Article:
Among patients with EGFR-positive, non–brain metastatic non-small cell lung cancer (NSCLC), first-line dacomitinib improves progression-free survival (PFS) over gefitinib, according to a phase 3 study published in The Lancet Oncology.1
First-generation EGFR–tyrosine kinase inhibitors (TKIs), including gefitinib, are used in the first line for patients with EGFR-positive disease, which constitute between 10% and 44% of all lung adenocarcinomas. Previous study has not determined whether second-generation EGFR-TKIs are superior to the first-generation variety.
For this open-label, randomized study (ARCHER 1050; ClinicalTrials.gov Identifier: NCT01774721), which the authors noted is the first phase 3 study to compare a second-generation EGFR-TKI with a first-generation EGFR-TKI in this setting, researchers enrolled 452 patients to receive dacomitinib (227 patients) or gefitinib (225 patients). Patients with brain metastases were not eligible.
At a median follow-up of 22.1 months, median PFS was 14.7 months for dacomitinib vs 9.2 months for gefitinib; subgroup analyses also favored dacomitinib. Twelve complete responses were recorded in the dacomitinib group vs 4 in the gefitinib group.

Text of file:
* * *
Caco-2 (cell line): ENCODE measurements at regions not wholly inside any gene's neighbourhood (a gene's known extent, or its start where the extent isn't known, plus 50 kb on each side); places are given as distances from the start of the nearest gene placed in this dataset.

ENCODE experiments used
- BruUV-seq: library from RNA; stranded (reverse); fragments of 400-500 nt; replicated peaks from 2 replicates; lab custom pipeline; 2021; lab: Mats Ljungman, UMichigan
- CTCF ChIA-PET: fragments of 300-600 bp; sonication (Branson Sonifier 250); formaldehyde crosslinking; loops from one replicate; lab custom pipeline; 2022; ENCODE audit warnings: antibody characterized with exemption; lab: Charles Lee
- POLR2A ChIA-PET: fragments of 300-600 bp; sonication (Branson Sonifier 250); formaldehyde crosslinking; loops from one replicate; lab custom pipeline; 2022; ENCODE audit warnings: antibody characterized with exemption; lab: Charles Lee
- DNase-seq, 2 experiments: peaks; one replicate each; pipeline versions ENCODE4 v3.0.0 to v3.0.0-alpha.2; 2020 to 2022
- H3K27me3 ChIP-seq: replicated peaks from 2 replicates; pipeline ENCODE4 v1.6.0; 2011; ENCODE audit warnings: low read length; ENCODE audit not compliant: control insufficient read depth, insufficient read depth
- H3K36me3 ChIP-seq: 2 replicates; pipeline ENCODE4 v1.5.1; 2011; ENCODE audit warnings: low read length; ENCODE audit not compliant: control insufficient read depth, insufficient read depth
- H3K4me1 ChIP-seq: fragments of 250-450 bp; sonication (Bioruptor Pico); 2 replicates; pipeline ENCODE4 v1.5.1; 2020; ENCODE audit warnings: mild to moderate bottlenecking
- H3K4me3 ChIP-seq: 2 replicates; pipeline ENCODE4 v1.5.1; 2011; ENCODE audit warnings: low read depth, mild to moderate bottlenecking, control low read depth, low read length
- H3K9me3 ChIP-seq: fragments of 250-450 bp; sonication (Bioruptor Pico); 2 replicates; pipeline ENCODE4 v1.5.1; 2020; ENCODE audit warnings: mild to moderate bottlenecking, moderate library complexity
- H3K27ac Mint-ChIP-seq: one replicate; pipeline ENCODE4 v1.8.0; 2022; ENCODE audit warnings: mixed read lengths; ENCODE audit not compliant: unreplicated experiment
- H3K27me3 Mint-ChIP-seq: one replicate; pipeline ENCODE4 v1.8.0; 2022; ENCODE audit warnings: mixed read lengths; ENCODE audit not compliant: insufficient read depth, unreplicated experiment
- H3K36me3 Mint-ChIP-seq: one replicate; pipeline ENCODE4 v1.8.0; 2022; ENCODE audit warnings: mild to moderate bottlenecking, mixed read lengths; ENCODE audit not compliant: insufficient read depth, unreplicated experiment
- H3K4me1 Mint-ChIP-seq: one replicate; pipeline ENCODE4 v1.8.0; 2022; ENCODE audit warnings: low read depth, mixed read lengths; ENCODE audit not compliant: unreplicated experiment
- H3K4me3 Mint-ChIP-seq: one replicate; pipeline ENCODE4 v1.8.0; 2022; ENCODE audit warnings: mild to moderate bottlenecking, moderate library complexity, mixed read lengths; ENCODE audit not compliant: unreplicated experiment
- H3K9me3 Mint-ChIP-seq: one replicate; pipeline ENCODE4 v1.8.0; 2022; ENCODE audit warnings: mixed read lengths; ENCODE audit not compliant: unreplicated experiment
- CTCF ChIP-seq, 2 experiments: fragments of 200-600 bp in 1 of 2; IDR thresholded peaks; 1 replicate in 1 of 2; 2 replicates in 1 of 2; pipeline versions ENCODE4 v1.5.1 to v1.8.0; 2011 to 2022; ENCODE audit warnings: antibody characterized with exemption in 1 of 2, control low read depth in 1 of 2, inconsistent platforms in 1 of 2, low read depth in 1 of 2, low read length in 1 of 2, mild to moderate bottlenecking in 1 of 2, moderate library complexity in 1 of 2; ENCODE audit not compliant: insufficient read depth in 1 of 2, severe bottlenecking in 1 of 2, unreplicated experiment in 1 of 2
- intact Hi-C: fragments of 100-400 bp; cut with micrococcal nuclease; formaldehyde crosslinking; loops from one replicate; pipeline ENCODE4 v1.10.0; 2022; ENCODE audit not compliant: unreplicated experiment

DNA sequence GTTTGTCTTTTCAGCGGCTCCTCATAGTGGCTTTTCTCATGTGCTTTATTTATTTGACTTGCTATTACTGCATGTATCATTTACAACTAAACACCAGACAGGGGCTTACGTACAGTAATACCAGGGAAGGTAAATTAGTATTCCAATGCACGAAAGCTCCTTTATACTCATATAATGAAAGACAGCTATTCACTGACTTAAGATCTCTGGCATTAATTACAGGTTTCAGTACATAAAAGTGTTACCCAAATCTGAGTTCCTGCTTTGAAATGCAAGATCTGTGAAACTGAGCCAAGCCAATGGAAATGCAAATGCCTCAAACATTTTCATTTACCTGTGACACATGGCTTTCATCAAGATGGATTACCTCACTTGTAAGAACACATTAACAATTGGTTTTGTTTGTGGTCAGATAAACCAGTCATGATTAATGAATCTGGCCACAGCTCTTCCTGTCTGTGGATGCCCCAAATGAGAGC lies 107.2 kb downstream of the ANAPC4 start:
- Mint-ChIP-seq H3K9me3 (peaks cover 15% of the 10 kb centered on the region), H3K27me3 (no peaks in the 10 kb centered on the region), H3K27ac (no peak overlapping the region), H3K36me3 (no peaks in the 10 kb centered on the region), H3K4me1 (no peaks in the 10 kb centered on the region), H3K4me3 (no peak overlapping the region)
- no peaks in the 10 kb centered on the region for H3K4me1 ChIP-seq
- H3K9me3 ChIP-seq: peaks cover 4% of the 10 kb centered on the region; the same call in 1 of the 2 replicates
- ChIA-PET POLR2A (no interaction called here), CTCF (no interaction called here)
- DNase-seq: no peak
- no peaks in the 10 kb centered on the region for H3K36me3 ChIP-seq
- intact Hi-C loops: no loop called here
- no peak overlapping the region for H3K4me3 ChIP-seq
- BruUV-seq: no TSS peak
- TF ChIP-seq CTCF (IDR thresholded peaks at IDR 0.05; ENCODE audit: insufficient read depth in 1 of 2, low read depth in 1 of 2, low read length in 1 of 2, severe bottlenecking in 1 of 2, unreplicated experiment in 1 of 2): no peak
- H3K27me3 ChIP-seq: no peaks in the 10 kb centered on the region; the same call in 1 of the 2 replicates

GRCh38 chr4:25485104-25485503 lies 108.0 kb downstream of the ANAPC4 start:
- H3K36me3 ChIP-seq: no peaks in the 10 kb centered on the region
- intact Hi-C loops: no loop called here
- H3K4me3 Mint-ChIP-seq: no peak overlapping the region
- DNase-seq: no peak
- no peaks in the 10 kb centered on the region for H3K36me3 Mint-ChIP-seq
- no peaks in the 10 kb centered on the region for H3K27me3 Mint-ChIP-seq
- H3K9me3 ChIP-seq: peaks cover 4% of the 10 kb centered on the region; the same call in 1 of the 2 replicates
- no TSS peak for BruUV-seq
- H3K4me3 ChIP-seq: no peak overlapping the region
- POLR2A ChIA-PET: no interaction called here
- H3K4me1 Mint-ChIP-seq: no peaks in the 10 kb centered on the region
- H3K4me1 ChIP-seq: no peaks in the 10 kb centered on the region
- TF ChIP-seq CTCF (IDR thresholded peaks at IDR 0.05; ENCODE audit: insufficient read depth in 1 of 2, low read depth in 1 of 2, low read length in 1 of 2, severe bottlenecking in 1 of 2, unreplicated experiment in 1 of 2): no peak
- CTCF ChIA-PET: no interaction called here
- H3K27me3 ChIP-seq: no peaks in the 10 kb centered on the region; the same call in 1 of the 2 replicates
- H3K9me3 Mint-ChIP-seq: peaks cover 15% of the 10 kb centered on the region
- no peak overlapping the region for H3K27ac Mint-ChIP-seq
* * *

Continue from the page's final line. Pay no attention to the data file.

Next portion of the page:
The objective response rates were, however, similar (75% for dacomitinib and 72% for gefitinib; P =.4234).
Twenty-one patients receiving dacomitinib had a serious treatment-related adverse event (AE); this was true of 10 patients receiving gefitinib. Treatment-related deaths were reported for 2 patients receiving dacomitinib vs 1 for gefitinib.
The authors concluded that “dacomitinib treatment was superior to gefitinib with respect to [PFS] and duration of response in the first-line treatment of patients with EGFR-mutation-positive NSCLC and should be considered as a new treatment option for this population.”
Wu YL, Cheng Y, Zhou X, et al. Dacomitinib versus gefitinib as first-line treatment for patients with EGFR-mutation-positive non-small-cell lung cancer (ARCHER 1050): a randomised, open-label, phase 3 trial [published online September 25, 2017]. Lancet Oncol. doi: 10.1016/S1470-2045(17)30608-3
This article originally appeared on Cancer Therapy Advisor